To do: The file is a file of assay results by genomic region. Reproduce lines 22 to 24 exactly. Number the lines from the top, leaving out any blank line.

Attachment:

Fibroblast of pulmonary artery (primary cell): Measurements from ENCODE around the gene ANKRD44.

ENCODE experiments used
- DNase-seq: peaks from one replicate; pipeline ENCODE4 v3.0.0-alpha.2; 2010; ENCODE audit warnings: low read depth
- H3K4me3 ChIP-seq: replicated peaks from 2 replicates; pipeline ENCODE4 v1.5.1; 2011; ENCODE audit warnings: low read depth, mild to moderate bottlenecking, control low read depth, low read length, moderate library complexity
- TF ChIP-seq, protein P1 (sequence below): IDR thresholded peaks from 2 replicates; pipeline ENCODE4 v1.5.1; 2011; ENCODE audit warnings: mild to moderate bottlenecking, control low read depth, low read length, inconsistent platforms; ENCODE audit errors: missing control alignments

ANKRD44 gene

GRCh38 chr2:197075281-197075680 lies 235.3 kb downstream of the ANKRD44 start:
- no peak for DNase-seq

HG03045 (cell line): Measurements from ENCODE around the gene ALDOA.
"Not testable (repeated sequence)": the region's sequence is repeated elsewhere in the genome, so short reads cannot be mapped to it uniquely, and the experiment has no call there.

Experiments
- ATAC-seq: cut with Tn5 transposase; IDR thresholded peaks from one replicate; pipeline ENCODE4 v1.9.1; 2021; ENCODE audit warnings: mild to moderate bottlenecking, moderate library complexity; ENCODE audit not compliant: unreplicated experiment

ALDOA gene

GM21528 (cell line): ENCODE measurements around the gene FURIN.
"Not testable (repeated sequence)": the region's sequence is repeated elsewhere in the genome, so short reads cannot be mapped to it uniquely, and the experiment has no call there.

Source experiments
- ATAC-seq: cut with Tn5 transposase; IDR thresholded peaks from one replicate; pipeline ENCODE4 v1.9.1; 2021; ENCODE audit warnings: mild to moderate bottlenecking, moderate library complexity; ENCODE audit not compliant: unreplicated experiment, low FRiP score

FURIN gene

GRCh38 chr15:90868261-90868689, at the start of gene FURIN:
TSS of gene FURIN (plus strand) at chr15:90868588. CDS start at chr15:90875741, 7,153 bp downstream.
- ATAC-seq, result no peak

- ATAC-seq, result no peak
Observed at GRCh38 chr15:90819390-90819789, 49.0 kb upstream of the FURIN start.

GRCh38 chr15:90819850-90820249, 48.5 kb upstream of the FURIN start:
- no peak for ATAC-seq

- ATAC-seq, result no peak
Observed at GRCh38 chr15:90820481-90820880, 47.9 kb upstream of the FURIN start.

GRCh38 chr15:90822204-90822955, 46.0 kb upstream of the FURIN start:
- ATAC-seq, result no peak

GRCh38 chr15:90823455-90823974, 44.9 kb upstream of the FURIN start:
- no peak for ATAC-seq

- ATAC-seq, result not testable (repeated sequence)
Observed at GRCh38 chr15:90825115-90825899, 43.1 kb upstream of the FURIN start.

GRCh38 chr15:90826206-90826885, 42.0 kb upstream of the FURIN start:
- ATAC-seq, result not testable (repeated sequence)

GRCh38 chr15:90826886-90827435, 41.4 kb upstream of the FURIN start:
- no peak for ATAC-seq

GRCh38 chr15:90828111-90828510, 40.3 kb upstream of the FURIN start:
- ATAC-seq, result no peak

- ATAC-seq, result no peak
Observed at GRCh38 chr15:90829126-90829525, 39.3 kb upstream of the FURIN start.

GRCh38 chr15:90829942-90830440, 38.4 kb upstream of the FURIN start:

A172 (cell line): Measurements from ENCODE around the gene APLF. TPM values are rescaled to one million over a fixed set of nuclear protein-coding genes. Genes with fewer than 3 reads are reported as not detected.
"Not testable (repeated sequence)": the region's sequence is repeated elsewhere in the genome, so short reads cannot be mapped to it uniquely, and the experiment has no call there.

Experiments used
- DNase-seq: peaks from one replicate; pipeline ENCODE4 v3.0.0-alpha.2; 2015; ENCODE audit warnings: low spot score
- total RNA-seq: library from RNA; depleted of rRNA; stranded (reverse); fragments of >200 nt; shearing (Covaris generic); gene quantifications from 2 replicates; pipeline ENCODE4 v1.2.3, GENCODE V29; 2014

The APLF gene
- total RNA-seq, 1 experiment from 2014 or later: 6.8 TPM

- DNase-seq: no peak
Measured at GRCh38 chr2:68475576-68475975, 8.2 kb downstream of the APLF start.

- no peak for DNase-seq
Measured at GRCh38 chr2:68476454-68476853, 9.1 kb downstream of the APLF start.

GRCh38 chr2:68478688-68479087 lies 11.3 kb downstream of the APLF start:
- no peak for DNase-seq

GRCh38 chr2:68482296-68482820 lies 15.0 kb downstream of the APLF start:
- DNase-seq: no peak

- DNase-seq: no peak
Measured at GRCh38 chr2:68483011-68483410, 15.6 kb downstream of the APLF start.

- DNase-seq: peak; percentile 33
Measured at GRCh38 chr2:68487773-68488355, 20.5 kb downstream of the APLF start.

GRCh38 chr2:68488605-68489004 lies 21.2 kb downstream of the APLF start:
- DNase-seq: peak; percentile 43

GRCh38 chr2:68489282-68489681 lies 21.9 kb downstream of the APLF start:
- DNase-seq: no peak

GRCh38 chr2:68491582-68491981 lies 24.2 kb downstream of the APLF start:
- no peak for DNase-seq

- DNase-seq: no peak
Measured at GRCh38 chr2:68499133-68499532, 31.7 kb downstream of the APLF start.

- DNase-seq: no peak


- ATAC-seq, result no peak
Observed at GRCh38 chr15:90819390-90819789, 49.0 kb upstream of the FURIN start.

GRCh38 chr15:90819850-90820249, 48.5 kb upstream of the FURIN start: